SCARY: Solar winds cracked open Magnetic Fields of Earth and caused a surprise Geomagnetic storm
Over the weekend of June 25-26, a rare and strange phenomenon occurred right above everyone's head. Cracks were formed in the Earth's primary protective sheath, its magnetic fields, and solar winds rushed inside to cause a surprise geomagnetic storm. The event was scary because the Earth's magnetic fields are what protects us from the harmful solar radiations as well as the harsh magnetic fields that can not only damage all electronic gadgets and machineries but also burn our skin. So, how exactly did a crack form on the Earth's magnetic field and how devastating were its effects? Read on to find out.
The incident was reported by SpaceWeather.com and the website reported that a G1 class geomagnetic storm broke out on the night of June 25 and continued till early hours of June 26. It came as a surprise to the agency as there were no earlier predictions for a geomagnetic storm on the said date but it was later revealed that the event was possible due to a crack formation in the Earth's magnetosphere.
A crack in the magnetic fields of Earth causes a surprise geomagnetic storm
The website noted, “A co-rotating interaction region (CIR) hit Earth's magnetic field, opening a crack in our planet's magnetosphere. Solar wind poured in to spark a rare solstice display of auroras”. A co-rotating interaction region or CIR is the region where two different streams of solar winds collide. As solar winds carry magnetic flux, it stretches open the Earth's magnetic field causing cracks within itself. “After this CIR arrived, the solar wind speed ramped up to 700 km/s, confirming that a CIR transition had taken place,” it added.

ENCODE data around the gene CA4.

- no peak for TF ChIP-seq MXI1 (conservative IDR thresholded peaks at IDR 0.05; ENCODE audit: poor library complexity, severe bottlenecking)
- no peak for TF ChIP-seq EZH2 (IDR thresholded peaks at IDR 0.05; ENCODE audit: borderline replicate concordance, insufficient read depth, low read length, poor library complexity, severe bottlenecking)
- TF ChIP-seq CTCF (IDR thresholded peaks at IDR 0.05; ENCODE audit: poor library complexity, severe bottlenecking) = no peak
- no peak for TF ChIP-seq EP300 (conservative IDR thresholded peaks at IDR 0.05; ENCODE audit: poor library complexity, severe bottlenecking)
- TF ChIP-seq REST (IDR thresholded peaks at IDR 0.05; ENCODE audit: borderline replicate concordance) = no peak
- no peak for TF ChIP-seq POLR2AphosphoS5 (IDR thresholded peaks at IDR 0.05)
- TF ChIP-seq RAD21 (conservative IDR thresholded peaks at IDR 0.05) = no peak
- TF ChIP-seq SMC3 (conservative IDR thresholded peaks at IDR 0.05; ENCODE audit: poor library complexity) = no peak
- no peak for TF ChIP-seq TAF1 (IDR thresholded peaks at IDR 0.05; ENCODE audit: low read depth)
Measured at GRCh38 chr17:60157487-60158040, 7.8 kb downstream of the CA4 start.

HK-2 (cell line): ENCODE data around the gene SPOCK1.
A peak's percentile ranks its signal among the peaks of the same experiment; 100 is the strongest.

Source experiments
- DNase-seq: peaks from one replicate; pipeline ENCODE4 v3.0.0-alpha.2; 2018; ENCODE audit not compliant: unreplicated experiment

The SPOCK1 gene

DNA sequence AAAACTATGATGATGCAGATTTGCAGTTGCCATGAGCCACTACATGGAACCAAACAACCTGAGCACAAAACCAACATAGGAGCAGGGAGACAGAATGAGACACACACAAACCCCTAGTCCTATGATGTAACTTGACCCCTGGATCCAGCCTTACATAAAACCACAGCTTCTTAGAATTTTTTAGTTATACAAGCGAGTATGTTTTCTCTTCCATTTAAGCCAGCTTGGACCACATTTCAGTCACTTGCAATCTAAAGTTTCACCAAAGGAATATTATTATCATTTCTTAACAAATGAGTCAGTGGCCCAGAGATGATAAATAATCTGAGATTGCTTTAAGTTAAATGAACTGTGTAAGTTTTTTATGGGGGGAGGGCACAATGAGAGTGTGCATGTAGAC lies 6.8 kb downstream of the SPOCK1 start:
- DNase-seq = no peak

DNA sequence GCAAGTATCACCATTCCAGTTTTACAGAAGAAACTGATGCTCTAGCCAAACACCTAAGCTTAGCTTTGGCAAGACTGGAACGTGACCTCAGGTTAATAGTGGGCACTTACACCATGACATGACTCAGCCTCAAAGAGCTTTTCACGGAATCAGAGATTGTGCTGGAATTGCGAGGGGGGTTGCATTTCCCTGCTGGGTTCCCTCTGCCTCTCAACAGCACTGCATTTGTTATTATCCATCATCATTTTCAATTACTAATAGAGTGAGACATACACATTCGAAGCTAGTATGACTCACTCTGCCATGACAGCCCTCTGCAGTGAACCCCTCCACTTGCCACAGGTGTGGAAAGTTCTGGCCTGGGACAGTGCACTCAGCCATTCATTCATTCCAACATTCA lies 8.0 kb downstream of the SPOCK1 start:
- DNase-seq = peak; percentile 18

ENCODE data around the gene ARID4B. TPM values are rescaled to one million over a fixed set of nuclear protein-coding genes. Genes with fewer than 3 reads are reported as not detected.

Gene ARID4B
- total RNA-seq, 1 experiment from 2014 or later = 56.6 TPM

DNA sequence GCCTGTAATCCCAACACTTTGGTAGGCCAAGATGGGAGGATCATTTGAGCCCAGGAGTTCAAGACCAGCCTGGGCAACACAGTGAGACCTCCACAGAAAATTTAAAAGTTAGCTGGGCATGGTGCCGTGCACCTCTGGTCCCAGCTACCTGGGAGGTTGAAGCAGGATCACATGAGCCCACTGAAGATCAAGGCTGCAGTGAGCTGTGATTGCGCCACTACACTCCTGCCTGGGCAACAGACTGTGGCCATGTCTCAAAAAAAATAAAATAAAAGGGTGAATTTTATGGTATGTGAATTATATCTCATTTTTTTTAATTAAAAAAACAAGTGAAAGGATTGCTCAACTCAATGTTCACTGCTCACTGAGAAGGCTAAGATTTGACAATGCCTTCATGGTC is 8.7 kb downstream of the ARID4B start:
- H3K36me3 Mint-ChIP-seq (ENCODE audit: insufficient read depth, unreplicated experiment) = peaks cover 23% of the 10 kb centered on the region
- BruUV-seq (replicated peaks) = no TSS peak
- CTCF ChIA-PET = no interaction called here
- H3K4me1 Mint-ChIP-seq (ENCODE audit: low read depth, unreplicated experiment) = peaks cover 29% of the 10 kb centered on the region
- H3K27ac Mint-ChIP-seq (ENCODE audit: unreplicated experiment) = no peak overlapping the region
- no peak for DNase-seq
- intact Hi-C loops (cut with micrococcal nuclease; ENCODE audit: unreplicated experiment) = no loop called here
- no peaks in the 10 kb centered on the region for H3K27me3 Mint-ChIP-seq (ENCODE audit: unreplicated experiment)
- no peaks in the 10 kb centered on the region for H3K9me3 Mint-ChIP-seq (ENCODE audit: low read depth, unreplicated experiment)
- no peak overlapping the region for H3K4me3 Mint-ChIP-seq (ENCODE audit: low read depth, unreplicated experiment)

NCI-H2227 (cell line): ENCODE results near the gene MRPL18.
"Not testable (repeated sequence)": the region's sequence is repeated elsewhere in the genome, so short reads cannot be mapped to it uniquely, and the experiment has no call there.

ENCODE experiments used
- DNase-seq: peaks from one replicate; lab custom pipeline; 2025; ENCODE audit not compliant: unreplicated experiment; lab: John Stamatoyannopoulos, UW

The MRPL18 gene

While it was not the first time that a CIR has caused a crack in the Earth's magnetosphere, it is incredibly rare. NASA has observed similar situations earlier and noted that “immense cracks sometimes develop in Earth's magnetosphere and remain open for hours. This allows the solar wind to gush through and power stormy space weather”. No permanent damage occurs however, and the magnetosphere is capable of repairing itself.
The storm over the weekend was not a big one, thankfully. The G1 class geomagnetic storms usually do not make it to the Earth, but due to the cracks, people in higher latitudes were able to see brilliant aurora displays. However, if the geomagnetic storm was of a higher intensity, it could have easily damaged communication systems, GPS, mobile network and even electricity grid.